The Fannie Mae EHF plan has been specifically worded to address the plight felt by solely black homeowners; while the Freddie Mac plan is broader, its plan leaves out all but two demographics: Black and Latino. 

According to recent data, the homeownership rate among black households is 45.3%. The rate among Hispanics is 49.1%, Asian is 59.4%, and Native Americans are about 56%. Concurrently, the rate among white households is at 74%, leading one to believe that a targeted plan enveloping all households of color is fully justifiable. 

“Therefore, advocates for the excluded racial groups now face a dilemma: to let the two EHF plans stand unchallenged, or fight to expand them to include all non-white households as equal priorities.” said Layton. “The most important such case will be whether Hispanic advocacy groups challenge the Fannie Mae program, as they represent the largest ethnic group in America, accounting for about 19% of the population. Objections by such advocacy groups or by politicians on their behalf can be made noisily (e.g. holding press conferences, threatening lawsuits) or quietly (e.g. visiting the FHFA to complain that excluding or treating them on a second-class basis is unfair and, in its own way, discriminatory).”  

The timeframe for this issue to play out is nearly immediate and bears being closely watched. 

  1. Will the focus on reducing closing costs survive?

Traditionally, first time buyers have the least amount of assets to bring to the table in order to scrounge up a down payment, which is admittedly getting larger due to the rising cost of housing. While downpayments can now be as low as 3% through certain GSE programs, closing costs have continued along their path unfettered, a path which could be drawing to an end as the EFH plans from both companies eyed it as a way to lower costs and help increase minority homeownership rates.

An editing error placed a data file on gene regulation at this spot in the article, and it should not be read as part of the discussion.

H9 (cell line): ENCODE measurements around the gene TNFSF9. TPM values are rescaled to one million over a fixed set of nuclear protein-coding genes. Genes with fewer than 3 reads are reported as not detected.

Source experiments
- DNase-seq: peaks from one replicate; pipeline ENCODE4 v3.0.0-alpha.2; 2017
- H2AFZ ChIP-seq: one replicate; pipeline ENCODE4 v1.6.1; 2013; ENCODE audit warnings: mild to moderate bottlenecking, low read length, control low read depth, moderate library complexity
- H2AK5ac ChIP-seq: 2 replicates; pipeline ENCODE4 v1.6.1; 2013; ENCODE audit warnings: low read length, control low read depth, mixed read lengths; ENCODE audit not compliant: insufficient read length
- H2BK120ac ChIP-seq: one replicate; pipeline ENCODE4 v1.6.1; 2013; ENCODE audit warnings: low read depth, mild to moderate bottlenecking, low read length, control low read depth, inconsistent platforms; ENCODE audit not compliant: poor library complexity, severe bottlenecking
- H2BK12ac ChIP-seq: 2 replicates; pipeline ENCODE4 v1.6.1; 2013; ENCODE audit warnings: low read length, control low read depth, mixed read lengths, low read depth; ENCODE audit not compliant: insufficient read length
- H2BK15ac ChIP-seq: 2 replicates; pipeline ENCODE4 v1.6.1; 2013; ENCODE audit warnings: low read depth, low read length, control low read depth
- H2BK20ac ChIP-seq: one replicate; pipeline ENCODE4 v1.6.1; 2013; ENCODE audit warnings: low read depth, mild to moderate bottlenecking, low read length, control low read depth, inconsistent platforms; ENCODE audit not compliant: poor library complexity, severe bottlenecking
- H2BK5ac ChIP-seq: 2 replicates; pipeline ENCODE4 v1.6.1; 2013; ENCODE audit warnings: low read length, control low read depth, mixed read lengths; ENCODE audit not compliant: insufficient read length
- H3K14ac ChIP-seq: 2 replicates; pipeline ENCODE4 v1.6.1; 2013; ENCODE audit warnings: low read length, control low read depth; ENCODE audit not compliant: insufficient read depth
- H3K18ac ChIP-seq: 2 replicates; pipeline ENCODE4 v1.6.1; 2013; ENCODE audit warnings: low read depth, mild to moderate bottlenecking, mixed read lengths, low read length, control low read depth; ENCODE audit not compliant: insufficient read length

“The issue is, however, well-known within housing finance circles to be sensitive,” said Layton. “The largest sources of closing costs for GSE-funded loans come from title insurers and mortgage insurers, with both industries reputed to earn unusually high profit margins, and believed to have a high degree of political protection due to outsized lobbying and other political influencing activities. In fact, the two industries are broadly considered quite effective at influencing Congress in particular, with previous efforts to lower costs for homeowners being largely unsuccessful.” 

“So, the fact that both plans specifically call out the cost of title insurance (and the Freddie Mac plan additionally calls out mortgage insurance) acts as a warning shot to those industries that their high margins may be targeted for reduction, at least with respect to EFH-related lending activities,” Layton continued. “It remains to be seen whether the title and mortgage insurance industries accept lower margins on such EHF-related loans or, fearing this is the beginning of a broader attack on their high profit margins, move aggressively to protect their interests.” 

“I can only wish the FHFA and the two GSEs the best as they embark upon a long-term journey to evolve their just-announced EHF plans, chock full of topics to research and pilots to run, to become stable and mature programs with bipartisan support that are hopefully successful at materially reducing racial homeownership gaps,” Layton concluded. 

About Author: Kyle G. Horst

Kyle Horst
Kyle G. Horst is a reporter for DS News and MReport. A graduate of the University of Texas at Tyler, he has worked for a number of daily, weekly, and monthly publications in South Dakota and Texas. With more than 10 years of experience in community journalism, he has won a number of state, national, and international awards for his writing and photography. He most recently worked as editor of Community Impact Newspaper covering a number of Dallas-Ft. Worth communities on a hyperlocal level. Contact Kyle G. at [email protected].